Touch can be profoundly healing; it can also be triggering. Skillful assists can illuminate a certain pose, part of the body, or movement; they can also disrupt. I do not want to stop receiving assists, nor do I want to stop giving assists to those who love them. I do want everyone in class to feel safe and cared for. Whether this safety and care comes through a confident and caring assist, or leaving a student be, the student must be the one to decide.

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Teaching What We Need, Because We Have To

“Well, I think anyone driven toward a lot of self-reflection is a little crazy,” he said as we left the theater and started to the bar.

I agreed. Then I reflected.

“I mean, I’m driven toward a lot of self-reflection,” I said. I paused, then laughed. “And it does make me feel crazy sometimes.”

“Totally,” he agreed, though I wasn’t exactly sure which part he was agreeing with.

It was a first date, and we had been talking about yoga and yoga teachers. He had observed that many of the teachers he knew had gotten into the profession because of some momentous experience: a specific trauma or significant event in their own lives. Sometimes, he noted, their intense searching for inner peace came across as neurotic. This was a thing I had also noticed, but the fact that he had brought it up made me wonder: Do I appear traumatized? Are my neuroses so palpable that when I say, “I’m a yoga teacher,” people think, “Hmm… I wonder what happened with her…”

And they would be right to wonder, for the answer, of course, is a few things:

When I was 12, I was diagnosed with mild scoliosis; by 14, the diagnosis was upgraded to moderate to severe. For the next two years, back treatments were a central pillar of my life. If I wasn’t wearing a back brace, I was at the chiropractor or doing odd physical exercises. Over these two years, I threw regular tantrums, and spent innumerable hours looking at my body in the mirror, trying to stand in a way that made my shoulders even and my waist symmetrical. Despite the efforts I put into caring for my spine, it did not seem to care for me. And just after my 17th birthday, I yielded to surgery – the thing I had been trying so desperately to avoid – and immobilized my spine for good.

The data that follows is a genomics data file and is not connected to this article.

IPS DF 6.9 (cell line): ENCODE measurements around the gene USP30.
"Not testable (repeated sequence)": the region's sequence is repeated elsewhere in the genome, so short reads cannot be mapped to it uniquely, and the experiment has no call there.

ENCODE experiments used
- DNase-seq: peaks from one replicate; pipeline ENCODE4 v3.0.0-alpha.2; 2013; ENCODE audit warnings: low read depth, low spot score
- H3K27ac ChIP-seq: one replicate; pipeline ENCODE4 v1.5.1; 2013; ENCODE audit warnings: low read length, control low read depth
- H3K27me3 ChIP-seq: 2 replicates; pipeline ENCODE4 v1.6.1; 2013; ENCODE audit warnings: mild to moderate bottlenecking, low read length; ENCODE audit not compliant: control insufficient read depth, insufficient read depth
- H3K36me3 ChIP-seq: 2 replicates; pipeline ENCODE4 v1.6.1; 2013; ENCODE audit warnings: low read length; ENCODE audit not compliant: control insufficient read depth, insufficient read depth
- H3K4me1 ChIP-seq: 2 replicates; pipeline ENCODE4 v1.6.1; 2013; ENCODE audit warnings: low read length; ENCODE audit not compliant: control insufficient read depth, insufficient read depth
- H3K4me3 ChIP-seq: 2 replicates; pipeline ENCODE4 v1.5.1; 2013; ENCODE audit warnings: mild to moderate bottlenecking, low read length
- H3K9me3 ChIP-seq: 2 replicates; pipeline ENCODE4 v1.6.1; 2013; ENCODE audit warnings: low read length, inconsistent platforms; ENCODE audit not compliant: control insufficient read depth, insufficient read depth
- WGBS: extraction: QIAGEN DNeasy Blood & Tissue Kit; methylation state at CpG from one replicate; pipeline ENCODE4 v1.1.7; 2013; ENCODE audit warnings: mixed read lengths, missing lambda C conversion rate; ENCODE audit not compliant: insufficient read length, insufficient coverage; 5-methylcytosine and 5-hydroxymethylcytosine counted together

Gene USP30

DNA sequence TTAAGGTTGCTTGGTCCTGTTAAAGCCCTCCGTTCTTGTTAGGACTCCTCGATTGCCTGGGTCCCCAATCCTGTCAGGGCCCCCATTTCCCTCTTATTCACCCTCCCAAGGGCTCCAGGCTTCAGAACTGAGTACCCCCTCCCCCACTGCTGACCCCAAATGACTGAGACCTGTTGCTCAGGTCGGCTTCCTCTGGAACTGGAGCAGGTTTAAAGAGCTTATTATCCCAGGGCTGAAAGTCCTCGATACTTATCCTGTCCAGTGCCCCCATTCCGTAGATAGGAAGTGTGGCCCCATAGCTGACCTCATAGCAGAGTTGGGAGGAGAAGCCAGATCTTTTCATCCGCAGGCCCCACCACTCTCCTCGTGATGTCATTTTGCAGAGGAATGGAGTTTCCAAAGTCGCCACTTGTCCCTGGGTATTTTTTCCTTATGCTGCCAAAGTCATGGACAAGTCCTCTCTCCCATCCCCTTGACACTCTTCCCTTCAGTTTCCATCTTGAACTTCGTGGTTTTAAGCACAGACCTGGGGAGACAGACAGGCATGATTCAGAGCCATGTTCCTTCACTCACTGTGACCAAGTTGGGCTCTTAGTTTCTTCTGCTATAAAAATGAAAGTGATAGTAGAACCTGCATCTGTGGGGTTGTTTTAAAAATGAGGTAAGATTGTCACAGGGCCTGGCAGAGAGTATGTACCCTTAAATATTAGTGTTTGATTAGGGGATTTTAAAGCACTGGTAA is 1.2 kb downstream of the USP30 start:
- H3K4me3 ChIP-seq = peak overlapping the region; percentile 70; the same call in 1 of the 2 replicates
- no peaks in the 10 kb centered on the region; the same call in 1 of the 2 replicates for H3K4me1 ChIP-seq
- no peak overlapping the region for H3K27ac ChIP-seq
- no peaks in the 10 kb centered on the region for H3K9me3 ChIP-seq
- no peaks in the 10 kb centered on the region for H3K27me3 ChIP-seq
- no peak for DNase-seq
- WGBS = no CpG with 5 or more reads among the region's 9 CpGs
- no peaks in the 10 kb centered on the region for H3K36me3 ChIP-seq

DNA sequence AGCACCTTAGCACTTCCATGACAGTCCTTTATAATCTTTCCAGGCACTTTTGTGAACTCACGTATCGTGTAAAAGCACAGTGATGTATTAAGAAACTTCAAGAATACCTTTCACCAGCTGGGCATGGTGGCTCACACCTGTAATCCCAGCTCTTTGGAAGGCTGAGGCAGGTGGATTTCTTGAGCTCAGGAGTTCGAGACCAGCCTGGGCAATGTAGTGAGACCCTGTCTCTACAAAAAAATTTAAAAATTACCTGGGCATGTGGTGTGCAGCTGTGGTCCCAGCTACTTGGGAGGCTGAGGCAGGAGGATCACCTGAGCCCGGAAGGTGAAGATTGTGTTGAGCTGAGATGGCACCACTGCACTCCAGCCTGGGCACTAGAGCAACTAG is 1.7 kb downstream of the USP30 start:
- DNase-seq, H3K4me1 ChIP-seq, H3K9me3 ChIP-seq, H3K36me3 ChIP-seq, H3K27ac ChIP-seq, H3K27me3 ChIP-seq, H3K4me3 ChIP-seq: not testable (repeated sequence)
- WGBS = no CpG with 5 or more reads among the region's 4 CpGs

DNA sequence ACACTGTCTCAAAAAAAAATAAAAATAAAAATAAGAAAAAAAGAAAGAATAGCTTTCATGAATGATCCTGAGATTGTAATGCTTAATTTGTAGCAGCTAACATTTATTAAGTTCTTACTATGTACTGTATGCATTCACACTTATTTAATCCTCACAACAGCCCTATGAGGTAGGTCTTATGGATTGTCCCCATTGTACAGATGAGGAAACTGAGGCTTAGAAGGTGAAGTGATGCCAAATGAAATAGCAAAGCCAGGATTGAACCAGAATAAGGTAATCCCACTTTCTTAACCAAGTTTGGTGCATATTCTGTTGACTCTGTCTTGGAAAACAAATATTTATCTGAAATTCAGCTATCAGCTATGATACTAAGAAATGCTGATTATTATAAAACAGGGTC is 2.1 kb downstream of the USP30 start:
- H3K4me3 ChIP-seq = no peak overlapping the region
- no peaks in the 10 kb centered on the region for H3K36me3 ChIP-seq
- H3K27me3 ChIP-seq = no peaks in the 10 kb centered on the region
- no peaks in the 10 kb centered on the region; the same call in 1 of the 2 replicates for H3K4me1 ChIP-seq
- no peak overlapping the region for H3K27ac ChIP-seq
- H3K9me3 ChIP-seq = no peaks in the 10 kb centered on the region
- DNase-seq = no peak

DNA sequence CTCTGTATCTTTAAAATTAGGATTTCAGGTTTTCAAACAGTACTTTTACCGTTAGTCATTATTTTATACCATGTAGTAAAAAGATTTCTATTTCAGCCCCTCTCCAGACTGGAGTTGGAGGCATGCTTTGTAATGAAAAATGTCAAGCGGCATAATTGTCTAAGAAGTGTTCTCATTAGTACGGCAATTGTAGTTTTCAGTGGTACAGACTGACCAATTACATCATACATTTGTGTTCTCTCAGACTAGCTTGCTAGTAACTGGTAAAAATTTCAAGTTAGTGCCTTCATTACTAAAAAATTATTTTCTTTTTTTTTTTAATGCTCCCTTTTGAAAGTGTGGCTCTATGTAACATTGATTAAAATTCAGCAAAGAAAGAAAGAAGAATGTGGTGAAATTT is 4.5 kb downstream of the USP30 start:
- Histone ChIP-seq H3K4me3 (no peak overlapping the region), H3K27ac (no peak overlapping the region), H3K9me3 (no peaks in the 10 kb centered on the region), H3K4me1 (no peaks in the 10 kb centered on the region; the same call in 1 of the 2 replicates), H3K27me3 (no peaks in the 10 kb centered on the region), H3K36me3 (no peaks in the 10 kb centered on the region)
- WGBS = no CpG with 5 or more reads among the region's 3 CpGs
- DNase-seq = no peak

When I was 16, my father was diagnosed with nausea and vertigo. Two weeks later, this Kraai family Christmas 2001diagnosis was upgraded to an aggressive brain tumor. For the next two weeks, hospital visits were the central pillar of my mom’s and my life. My sister and brother-in-law flew home from California. My aunts and uncles drove and flew in from everywhere else. We sang to him. We rubbed his toes. We cried regularly. Despite the efforts we put into caring for my father, his brain did not care for him. Two weeks after his brain tumor diagnosis, he was dead.

Soon after I got to college, I decided that I was not attractive. By January of my freshman year, this decision had developed into body dysmorphia, and I began exercising twice a day. Under the guise of environmental concerns, I became a vegan, severely limiting my diet. For the next two years, I tried to make myself vomit after eating what I felt was too much. I did not tell my family. I wrote depressing poetry. I cried regularly. Despite all the hours I exercised, despite what I ate or didn’t eat, I could not accept my body for what it was. I did not care for it, and it was no wonder that it did not care for me. 

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Photo by Nam Chantepie

Then, at 23, I began practicing yoga regularly. Throughout each class, my teachers would remind me that yoga was not about the physicality of the pose; it was about how we breathed in the pose. It was not about overcoming our bodies; it was about harmonizing with them. It was not until then that I began to feel at peace with my body. At 25, I had an epiphany: I would become a yoga teacher. So thankful for what I had learned, I needed to share it, to help others find peace with their bodies and selves. And it was not until I started teaching yoga regularly that I began to feel at peace, not just with my body, but with my life. I began, slowly, to accept that I cannot control the world around me (or within me), that the best I can do is treat myself and those around me with love and care.  

Last week in a yoga training, my teacher, Jason Crandell, in his hilariously cynical way, asked our room full of yoga teachers the following: “Can we all agree that we are in this profession because we’re all a little crazy? That we, in a sense, have to teach?” We all yoga is self-acceptancelaughed, perhaps a little too hard, and I was comforted to know that I was not alone.

As I laughed, I thought back to my date. Perhaps he had not meant to be rude or coarse. Perhaps he was simply noticing that people who dedicate their lives to yoga and meditation do so, in part, because they have strong personal connections to the subject. Indeed, it is this intimate knowledge that makes us fierce and impassioned. We know what it’s like to feel pain, and we also know that sooner or later, everyone else will, too. It is not our job to rid others of pain, to help them avoid trauma or stress. It is our job to help them endure, to give them the tools so that they (and we) do not actually become imbalanced. If that makes me crazy, I don’t want to be sane. 

 

Natural Beauty Month: Season Three